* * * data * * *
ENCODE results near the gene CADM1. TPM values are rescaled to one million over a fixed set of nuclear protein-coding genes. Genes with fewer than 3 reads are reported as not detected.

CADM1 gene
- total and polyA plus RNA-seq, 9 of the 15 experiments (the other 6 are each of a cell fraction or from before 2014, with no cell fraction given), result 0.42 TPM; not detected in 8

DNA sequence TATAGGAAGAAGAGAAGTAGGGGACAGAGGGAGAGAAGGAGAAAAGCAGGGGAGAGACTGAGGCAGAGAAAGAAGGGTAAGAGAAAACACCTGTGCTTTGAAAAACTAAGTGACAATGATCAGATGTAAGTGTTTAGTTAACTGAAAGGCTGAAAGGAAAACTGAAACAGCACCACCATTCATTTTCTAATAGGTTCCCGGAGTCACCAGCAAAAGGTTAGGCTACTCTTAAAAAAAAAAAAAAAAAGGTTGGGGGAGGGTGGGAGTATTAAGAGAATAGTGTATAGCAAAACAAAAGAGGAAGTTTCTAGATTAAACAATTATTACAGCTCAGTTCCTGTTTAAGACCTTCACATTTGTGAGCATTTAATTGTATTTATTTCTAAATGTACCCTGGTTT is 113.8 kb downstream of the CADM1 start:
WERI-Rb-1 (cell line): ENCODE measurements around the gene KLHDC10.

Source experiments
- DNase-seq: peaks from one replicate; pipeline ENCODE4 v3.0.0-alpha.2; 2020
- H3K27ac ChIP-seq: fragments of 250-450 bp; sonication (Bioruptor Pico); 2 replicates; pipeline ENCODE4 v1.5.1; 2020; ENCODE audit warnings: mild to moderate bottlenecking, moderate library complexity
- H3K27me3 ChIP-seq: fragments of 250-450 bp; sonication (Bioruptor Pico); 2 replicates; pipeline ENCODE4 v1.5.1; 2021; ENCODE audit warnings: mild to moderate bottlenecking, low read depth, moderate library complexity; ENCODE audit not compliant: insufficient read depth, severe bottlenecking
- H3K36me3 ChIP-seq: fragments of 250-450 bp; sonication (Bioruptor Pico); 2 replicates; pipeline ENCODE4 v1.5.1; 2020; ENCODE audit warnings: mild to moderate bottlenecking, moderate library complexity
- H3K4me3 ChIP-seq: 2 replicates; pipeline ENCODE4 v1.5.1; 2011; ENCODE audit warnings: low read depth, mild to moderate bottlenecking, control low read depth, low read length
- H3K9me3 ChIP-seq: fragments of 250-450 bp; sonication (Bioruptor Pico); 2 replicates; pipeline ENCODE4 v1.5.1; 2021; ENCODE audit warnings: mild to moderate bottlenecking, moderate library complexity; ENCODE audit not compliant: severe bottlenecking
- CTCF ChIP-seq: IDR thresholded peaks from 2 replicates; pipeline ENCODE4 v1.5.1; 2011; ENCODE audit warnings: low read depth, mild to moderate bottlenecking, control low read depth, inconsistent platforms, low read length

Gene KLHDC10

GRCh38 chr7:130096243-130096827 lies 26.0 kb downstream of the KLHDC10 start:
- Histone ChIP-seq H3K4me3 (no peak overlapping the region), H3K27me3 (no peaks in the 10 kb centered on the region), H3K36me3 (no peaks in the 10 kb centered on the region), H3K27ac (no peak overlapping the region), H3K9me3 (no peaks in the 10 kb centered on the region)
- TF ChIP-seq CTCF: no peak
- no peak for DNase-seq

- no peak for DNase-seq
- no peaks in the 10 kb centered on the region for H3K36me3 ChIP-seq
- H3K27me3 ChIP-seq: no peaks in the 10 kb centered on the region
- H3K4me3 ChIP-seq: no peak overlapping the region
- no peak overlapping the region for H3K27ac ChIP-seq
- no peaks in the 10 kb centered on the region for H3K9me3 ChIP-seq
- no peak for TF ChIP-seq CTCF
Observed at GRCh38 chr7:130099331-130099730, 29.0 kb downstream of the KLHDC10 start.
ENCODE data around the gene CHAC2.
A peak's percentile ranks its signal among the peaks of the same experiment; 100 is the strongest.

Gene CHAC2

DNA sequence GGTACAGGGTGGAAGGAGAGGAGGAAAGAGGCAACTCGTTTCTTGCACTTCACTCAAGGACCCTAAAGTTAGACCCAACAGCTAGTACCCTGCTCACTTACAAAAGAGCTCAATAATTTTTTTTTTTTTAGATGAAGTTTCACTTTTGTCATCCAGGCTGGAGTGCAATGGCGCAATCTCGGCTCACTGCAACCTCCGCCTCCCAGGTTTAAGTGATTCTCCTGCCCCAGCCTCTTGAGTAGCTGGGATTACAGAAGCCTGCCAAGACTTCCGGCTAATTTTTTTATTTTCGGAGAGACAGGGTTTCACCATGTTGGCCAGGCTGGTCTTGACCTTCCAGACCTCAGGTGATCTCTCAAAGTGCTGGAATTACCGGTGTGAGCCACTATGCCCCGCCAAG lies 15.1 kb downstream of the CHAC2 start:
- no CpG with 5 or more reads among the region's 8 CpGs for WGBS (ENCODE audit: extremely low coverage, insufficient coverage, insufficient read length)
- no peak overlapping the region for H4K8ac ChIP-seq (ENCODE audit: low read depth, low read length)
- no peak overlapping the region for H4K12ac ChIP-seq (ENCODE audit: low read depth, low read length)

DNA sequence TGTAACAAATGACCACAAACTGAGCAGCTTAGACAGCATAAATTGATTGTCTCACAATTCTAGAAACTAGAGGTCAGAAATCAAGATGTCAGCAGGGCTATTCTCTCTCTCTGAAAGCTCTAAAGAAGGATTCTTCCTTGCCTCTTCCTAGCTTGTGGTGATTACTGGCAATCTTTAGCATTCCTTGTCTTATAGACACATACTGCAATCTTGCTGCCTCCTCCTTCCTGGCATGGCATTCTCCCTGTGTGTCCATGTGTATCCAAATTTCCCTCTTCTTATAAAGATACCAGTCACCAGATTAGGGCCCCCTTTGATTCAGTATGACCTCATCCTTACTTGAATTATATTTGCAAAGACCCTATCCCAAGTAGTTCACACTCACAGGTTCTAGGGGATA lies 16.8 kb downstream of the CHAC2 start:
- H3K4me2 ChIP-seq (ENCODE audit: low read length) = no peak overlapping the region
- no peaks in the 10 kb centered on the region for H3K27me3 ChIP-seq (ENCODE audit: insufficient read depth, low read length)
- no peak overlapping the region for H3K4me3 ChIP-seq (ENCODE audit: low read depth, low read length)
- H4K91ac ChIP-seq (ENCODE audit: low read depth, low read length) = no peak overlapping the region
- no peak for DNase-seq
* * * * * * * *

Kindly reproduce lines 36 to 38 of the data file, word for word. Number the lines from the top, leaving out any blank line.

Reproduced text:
- no peaks in the 10 kb centered on the region for H3K27me3 ChIP-seq (ENCODE audit: insufficient read depth, low read length)
- no peak overlapping the region for H3K4me3 ChIP-seq (ENCODE audit: low read depth, low read length)
- H4K91ac ChIP-seq (ENCODE audit: low read depth, low read length) = no peak overlapping the region